Friday, November 4, 2011

In Fire Forged by David Weber

In Fire Forged is the fifth in the shared world Honorverse anthologies subtitled Worlds of Honor. This one contains three substantial stories and one compendium of "factual" information about space armor.

The first story, Ruthless, by Jane Lindskold, tells the story of an attempt by some political enemies of the Winton royals to disgrace Crown Prince Michael. They arrange to have his friend, Judith's daughter, Ruth, kidnapped and then threaten to return her to her father on Masada. Judith was one of his wives who was rescued by Honor and her crew in one of the earlier novels dealing with the Grayson alliance, The Honor of the Queen.

In a manner eerily reminiscent of Harrington's usual tactics, Michael decides to head directly into danger with only his personal Armsmen to rescue the child. The chase is interesting, the final crisis short and not terribly bloody, and the end of the story is just flat anticlimactic. Perhaps Weber is reserving the writing of Judith and Michael's tale to himself, so that Lindskold couldn't do it justice.

Timothy Zahn of Cobra fame pens a story, An Act of War, that is as twisty as a snake. An apparent arms smuggler, Charles Dozewah, is captured by State Security on Haven, and has to improvise a plan to avoid being tortured and put to death by them for an earlier swindle in Peep territory. He proposes a plan to Oscar Saint Juste that will use a captured and rebuilt Manticoran battleship to convince the Andermani Empire to side with Haven rather than the Star Kingdom.

The plan begins to go astray when the captain of the false-flagged ship has some plans of his own, and tries to turn it from a suicide mission into one that he and his crew will survive. In the end, the plots of Saint Juste are foiled, by a bit of legerdemain of Charles' engineering, and his former allies - and the reader - are left wondering just what happened.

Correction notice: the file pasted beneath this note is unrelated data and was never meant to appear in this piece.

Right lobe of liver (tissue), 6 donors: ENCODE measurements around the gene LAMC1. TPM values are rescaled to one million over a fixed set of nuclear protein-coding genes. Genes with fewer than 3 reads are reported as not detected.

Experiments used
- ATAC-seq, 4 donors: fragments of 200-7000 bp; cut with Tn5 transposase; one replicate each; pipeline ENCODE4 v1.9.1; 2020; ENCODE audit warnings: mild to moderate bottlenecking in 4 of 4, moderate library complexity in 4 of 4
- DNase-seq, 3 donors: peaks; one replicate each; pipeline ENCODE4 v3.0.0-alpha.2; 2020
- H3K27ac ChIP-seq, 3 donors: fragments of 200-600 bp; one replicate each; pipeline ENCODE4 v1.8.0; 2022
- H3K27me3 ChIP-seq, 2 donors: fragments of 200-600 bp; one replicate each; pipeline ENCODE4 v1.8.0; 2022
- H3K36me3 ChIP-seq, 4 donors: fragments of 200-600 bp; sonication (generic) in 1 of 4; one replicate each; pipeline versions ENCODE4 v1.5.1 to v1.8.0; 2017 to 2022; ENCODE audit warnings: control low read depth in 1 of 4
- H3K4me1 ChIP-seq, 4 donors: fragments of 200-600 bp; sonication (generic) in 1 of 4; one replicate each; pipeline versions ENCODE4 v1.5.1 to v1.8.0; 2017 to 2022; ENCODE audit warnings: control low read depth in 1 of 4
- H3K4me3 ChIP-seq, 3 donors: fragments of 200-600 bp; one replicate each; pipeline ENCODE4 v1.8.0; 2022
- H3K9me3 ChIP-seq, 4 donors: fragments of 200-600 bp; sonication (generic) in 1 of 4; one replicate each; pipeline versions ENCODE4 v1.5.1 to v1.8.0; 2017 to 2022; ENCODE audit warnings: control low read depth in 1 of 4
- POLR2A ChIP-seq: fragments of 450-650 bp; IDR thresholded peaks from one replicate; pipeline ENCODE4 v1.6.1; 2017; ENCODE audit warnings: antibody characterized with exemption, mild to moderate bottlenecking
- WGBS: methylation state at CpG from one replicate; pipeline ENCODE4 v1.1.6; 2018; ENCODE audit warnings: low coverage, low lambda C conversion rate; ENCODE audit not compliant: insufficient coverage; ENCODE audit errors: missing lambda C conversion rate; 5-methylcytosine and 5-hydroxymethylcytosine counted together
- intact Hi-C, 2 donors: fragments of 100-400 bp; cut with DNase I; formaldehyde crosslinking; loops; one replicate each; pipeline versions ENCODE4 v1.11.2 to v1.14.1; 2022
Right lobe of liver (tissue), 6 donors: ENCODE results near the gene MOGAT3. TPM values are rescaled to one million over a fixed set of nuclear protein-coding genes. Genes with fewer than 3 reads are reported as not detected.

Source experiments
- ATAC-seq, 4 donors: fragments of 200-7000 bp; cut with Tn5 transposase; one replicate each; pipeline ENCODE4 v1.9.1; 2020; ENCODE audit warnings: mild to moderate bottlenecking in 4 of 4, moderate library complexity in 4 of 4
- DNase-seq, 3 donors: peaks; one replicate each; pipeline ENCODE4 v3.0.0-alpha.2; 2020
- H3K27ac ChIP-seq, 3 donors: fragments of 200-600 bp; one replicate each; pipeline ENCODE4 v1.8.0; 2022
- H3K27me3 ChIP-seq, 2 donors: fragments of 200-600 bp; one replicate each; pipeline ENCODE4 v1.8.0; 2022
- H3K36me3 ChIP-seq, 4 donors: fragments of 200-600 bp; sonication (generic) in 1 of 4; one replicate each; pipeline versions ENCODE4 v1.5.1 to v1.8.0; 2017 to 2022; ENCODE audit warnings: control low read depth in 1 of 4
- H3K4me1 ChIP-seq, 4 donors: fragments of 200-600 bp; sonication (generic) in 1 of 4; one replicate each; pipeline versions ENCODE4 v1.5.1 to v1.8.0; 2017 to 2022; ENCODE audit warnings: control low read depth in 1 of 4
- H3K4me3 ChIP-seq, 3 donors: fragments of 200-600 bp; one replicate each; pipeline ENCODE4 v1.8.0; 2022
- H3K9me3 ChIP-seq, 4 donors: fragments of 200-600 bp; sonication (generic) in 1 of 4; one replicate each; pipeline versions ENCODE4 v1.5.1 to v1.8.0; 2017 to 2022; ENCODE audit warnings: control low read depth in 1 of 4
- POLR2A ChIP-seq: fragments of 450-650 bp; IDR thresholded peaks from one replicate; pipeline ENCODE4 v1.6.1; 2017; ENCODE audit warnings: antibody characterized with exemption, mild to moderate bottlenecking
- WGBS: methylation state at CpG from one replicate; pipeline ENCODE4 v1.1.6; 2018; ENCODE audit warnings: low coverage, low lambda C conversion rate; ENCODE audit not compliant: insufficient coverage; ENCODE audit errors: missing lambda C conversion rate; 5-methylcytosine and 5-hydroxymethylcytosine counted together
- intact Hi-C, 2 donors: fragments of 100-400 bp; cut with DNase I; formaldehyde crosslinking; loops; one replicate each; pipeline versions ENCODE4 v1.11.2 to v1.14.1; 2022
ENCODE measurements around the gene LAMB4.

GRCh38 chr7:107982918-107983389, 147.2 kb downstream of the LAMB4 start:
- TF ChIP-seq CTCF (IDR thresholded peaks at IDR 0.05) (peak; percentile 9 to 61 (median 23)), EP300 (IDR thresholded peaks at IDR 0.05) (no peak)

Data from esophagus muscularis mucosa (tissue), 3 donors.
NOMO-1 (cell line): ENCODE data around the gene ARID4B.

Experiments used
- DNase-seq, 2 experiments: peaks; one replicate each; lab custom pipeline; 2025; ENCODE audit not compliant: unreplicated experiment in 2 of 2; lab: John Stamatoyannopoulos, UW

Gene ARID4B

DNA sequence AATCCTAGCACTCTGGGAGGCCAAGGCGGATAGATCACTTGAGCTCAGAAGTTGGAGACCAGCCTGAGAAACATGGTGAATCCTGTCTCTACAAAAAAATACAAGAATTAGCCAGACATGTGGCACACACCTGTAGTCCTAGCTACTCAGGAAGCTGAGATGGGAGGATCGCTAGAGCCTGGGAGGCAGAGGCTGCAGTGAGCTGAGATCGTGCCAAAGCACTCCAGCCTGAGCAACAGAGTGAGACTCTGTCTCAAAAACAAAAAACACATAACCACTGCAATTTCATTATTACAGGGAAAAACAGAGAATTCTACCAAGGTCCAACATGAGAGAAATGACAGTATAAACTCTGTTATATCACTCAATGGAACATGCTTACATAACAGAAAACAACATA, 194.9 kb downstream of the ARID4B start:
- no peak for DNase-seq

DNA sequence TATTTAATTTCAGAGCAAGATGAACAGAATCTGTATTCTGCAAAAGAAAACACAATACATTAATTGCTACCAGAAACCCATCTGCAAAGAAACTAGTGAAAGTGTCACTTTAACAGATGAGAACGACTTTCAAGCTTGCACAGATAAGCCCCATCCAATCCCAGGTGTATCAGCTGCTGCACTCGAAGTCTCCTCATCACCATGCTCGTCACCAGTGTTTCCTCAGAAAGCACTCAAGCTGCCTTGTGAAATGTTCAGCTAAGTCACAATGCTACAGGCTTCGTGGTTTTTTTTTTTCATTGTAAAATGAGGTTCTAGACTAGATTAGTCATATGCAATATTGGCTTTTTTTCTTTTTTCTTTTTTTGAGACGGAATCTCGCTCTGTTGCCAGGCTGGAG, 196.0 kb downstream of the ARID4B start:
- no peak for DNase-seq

Weber contributes Let's Dance to this collection. The terrorist forces of the Audubon Ballroom, anti-Mesa and anti-slavery fanatics, are heavily involved here, thus the title, their battle cry. The story takes place prior to the first Honor novel, when she is captain of a patrol vessel in Silesian space, hunting for pirates and slavers. When Honor is made aware of a space station that is being used as a waypoint for the slave trade, she must decide between obeying orders and saving her career and doing the right thing by capturing the installation, freeing the slaves and prosecuting the slave traders.

Well, if you've read any of the Honor novels, you know what her answer is going to be, don't you? Her creative solution, allying with a large force of Audubon Ballroom soldiers, leaves us cheering for the underdog (Is Honor ever really the underdog, though? I'm betting with a proven winner).

A couple of good quotes:

"That's the true measure of an officer - of a human being. Right or wrong, popular or unpopular, he has to know where duty, moral responsibility, and legal accountability meet the honor of his uniform and the oath he swore to his monarch and his kingdom. When that time comes, an officer worthy of that uniform and that oath and that monarch makes the hard decision, in full awareness of its consequences, because if he doesn't make it, he fails all of them...and himself."

"When that happens, when there's no choice but to kill evil, then kill it. It's your responsibility, your duty, and if you flinch, you fail - not just yourself, but everything important in your life. But if it must be done, if there truly is no choice, then do it because hou must, not because you want to, and never, ever exult in the doing. That's the price of your soul, Honor - the ability to do what has to be done without turning yourself int the very thing it is that you're fighting against."

This collection is worth reading for Weber alone.

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